A mini-guide to keeping your own chickens
Chickens are all the rage, with an estimated 500,000 people in this country now keeping birds in their back garden. We help you get started
I have kept hens in my garden for 17 years and I can promise you they make wonderful pets with the bonus of their lovely eggs.
They will also give you great pleasure and endless amusement as each hen has her own character. Apart from making nests and laying eggs, hens love to exercise, flap their wings, preen themselves, dust-bathe, sunbathe, scratch, peck and forage for food as well as perch off the ground during the day, especially if it is wet.
Hen-keeping has grown enormously in popularity and, with recent hikes in supermarket egg prices, more and more people are opting for their own hens in the garden. You don’t need a cockerel in order for your hens to lay eggs.
Starting with three or four hybrid hens is a good idea; you should buy them at POL, Point of Lay (18 – 22 weeks), which means they are ready to start laying. Hybrids have been specifically developed to lay lots of eggs and will be friendly and docile. Isa Warrens, Black Rocks, Amber Stars, Bluebelles and Speckledys are some of the hybrids on offer.
Alternatively you could go for some pure breeds such as Rhode Island Reds, Marans, Welsummers or Sussex or for some bantams such as the cuddly, feather-legged Pekins or Wyandottes (which are attractive, need less space, eat less food and may do less damage in the garden).
Go to a reputable breeder and see your hens before you buy them; ask to see the parent stock if you are going for pure breeds. Healthy hens will be alert with red combs, if they are already laying, and erect tails. Ask if they have been vaccinated and wormed. You could go to a poultry show or visit a few breeders who have both hybrids and pure breeds so that you can see the many varieties on offer. If you decide on hybrids you can find various companies through a search on the internet. Magazines such as Your Chickens or Country Smallholding contain a useful breeders’ directory. It is best to avoid bidding at markets as you will have no idea where the hens have come from and whether they are healthy; you may also end up with young cockerels.
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You will need a secure hen house which must be ventilated and weatherproof with perches and nest boxes. You can use shavings or straw to line the nest boxes and as bedding on the floor. As a general rule, a minimum outside space for three chickens is 3.6m x 4.8m, but give your hens as large an area as possible, with shade from the sun and somewhere to shelter from the wind and rain and grass to roam on and peck at.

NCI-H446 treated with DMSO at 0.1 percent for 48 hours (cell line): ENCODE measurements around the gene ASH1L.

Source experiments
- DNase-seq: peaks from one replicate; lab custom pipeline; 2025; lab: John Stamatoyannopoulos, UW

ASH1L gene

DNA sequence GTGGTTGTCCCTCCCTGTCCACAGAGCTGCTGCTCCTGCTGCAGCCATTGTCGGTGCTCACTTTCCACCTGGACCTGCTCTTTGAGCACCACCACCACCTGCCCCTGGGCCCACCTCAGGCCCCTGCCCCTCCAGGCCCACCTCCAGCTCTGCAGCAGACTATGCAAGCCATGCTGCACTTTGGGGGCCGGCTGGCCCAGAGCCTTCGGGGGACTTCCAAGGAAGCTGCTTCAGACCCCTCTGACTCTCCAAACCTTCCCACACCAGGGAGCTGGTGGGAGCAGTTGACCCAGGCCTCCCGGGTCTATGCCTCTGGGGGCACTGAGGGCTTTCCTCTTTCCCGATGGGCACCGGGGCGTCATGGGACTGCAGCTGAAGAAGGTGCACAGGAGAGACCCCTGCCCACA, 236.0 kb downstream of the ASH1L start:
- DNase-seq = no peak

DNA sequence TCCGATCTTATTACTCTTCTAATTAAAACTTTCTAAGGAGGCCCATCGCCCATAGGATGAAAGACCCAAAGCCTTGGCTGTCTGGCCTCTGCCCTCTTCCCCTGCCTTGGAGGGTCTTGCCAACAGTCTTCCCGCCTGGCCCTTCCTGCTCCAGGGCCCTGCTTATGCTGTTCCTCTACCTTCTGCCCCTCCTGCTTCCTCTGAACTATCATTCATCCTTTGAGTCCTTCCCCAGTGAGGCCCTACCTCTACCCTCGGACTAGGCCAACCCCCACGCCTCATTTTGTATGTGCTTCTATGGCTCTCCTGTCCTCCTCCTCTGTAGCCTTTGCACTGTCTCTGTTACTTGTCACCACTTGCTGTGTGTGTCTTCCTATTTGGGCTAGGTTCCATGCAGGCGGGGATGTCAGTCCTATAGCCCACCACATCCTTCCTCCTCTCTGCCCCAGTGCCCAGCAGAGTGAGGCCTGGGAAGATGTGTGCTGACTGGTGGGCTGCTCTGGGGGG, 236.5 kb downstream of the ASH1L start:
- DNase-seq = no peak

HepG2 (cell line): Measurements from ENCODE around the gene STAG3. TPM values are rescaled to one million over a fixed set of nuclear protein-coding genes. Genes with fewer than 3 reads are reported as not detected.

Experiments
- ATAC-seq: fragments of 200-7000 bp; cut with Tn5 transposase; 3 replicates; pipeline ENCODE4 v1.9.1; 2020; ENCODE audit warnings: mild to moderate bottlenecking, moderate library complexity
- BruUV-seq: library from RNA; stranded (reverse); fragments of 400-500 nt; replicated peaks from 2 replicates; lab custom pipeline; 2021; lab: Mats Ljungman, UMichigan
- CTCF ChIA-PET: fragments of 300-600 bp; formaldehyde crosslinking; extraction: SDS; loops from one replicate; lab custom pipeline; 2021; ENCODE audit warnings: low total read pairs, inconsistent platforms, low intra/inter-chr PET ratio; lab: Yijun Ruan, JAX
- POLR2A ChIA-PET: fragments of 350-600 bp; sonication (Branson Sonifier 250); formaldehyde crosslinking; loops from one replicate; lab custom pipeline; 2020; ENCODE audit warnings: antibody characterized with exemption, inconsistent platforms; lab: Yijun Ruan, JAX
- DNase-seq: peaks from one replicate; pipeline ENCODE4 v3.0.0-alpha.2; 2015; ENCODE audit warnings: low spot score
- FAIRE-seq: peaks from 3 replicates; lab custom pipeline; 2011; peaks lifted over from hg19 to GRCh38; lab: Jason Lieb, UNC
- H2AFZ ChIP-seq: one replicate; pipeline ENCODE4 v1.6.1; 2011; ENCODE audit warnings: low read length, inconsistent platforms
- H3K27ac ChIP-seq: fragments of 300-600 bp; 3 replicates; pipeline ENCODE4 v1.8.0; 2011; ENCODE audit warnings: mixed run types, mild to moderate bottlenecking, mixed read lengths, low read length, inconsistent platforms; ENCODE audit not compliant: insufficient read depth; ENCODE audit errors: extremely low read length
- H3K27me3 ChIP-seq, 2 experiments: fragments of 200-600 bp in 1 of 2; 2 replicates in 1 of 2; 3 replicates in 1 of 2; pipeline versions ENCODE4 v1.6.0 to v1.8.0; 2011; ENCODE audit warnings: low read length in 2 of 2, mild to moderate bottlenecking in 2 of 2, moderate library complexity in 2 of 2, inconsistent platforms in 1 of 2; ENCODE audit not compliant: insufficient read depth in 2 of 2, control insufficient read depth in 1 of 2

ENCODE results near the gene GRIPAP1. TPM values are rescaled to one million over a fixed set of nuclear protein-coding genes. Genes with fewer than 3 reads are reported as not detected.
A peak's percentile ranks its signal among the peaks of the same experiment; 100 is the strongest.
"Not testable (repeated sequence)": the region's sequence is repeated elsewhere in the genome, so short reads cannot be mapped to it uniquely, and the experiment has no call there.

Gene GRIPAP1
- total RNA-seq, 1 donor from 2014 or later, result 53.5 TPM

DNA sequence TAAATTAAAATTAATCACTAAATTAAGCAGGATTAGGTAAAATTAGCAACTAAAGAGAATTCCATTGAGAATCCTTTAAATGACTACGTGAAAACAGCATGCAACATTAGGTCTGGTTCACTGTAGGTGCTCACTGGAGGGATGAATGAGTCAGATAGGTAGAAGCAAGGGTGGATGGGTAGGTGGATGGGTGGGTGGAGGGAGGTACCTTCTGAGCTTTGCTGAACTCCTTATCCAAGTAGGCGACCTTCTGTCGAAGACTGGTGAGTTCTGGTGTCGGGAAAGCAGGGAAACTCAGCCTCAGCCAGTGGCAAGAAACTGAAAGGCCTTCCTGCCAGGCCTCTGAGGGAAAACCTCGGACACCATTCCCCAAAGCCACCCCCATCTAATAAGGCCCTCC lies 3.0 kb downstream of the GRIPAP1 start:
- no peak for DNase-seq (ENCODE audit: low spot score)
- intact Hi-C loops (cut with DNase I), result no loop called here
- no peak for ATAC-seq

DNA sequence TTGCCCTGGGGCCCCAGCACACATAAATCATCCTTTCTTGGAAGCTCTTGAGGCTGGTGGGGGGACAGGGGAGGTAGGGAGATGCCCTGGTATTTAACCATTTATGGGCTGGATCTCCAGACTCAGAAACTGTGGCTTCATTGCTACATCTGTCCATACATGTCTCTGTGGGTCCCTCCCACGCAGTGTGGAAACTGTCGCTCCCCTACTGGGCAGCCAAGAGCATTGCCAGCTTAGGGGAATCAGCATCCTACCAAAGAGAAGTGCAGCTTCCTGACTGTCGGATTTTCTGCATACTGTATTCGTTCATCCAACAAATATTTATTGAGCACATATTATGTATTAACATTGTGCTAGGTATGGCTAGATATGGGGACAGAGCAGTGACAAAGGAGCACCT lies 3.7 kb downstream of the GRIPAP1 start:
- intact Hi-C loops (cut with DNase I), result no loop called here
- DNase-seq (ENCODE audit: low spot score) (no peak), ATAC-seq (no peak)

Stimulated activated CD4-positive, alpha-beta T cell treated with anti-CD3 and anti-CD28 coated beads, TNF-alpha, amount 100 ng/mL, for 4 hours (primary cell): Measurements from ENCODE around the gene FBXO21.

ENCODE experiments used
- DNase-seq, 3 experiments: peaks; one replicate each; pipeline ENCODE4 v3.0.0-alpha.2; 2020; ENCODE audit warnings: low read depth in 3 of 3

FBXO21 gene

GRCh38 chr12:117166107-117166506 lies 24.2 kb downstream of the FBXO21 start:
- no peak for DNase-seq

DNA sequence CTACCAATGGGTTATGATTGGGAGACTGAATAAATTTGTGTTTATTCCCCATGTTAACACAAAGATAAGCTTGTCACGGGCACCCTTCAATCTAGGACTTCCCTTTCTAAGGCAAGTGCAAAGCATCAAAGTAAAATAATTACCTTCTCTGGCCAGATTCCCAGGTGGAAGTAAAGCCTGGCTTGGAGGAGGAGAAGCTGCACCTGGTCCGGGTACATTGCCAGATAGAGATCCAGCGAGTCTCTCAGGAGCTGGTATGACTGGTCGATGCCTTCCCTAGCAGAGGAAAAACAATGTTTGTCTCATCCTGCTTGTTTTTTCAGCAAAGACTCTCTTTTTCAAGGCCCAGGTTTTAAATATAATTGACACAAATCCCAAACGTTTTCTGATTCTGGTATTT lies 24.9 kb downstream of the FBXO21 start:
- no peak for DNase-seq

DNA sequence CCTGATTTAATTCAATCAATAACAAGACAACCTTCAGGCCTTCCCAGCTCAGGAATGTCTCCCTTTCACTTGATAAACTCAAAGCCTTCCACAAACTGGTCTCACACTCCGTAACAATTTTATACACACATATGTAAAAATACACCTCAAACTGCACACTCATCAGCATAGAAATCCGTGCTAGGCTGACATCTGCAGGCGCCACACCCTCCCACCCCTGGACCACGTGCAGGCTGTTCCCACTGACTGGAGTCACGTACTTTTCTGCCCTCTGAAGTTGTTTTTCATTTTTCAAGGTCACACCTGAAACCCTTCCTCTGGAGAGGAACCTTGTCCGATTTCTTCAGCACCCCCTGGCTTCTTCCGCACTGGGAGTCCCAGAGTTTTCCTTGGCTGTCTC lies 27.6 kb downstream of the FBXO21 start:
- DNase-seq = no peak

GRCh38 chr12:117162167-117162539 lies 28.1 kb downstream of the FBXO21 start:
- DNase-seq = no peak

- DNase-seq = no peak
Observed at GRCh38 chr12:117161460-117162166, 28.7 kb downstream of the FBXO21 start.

Free range hens will give you the best deep yellow egg yolks. Your hens will need a patch of bare earth or a shallow box filled with earth in which to dust-bathe. You may opt to enclose your hens in a run; you should make it fox-proof by burying 1.8m fences at least 30cm into the ground or use electric fencing. If you’re a city dweller you may have less space; arks which attach to hen houses are a good idea since they are on wheels and can be moved to fresh grass. Hens are always in danger from foxes and I hear many heartbreaking stories of fox attacks – a fox will kill all your hens in one go so be sure to protect them well.
You’ll need a drinker filled with fresh, clean water, a feeder, and layers pellets and/or mixed poultry corn. If your hens are enclosed give them as much green stuff as you can but also mixed grit with oystershell. The grit goes into the gizzard and is used to grind up the corn and pellets (hens have no teeth) and the oystershell provides calcium for egg shells. Your hens will eat grass and weeds as well as worms and garden pests such as slugs, snails, woodlice, earwigs and ants. Remember, all hens moult in the late summer/autumn and they will stop laying at this time.
If you are lucky, your hens could live for up to 10 years, although they can die for no apparent reason. Once a routine is established with your new hens you’ll find maintenance easy – the least you need to do is to let them out in the morning, making sure they have food and water, collect the eggs and shut them up in the evening.
COSTS I estimate that the set-up costs for your hens, with a basic coop and accessories, will be around £250 minimum. Your hen house will be your largest investment; coops can cost between £150 for a cheap, basic type to £1,000 for a hen palace! You will need to spend at least £300 for a well-made coop and run. You may need to spend extra on fencing to ensure your hens are safe from predators.
A basic plastic drinker and feeder will set you back around £10. Your hens will cost in the region of £15 per hybrid, but if you go for pure breeds you may pay around £30 for a POL hen or more if you go for a rare breed or colour; bantams will be a little cheaper at around £15 - £20 each. Younger hens can be cheaper (breeders raise the price week by week until POL). Feed costs are escalating (due to poor crop harvests last year) and layers pellets are now around £10 for 20kg. Mixed poultry corn is around £8 for 20 kg. You will also need to buy bedding and mixed grit with oystershell.
Charlotte Popescu is the author of these books: Hens in the Garden, Eggs in the Kitchen; Best Hens for You, Choosing Breeds for the Garden; Chicken Runs and Vegetable Plots; Chickopedia For more details see www.cavalierpaperbacks.co.uk
Your Chickens This magazine is specifically aimed at back garden hen-keepers, with lots of advice from experts as well as features and news: www.yourchickens.co.uk A one-year subscription costs £19.50
Country Smallholding: www.countrysmallholding.com 13 issues from £28.